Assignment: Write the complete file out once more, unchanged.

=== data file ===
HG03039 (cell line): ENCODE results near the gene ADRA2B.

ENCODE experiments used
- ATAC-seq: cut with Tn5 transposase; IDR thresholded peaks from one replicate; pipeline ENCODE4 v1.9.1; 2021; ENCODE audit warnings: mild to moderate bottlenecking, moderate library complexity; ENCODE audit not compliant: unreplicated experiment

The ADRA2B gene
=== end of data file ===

HG03039 (cell line): ENCODE results near the gene ADRA2B.

ENCODE experiments used
- ATAC-seq: cut with Tn5 transposase; IDR thresholded peaks from one replicate; pipeline ENCODE4 v1.9.1; 2021; ENCODE audit warnings: mild to moderate bottlenecking, moderate library complexity; ENCODE audit not compliant: unreplicated experiment

The ADRA2B gene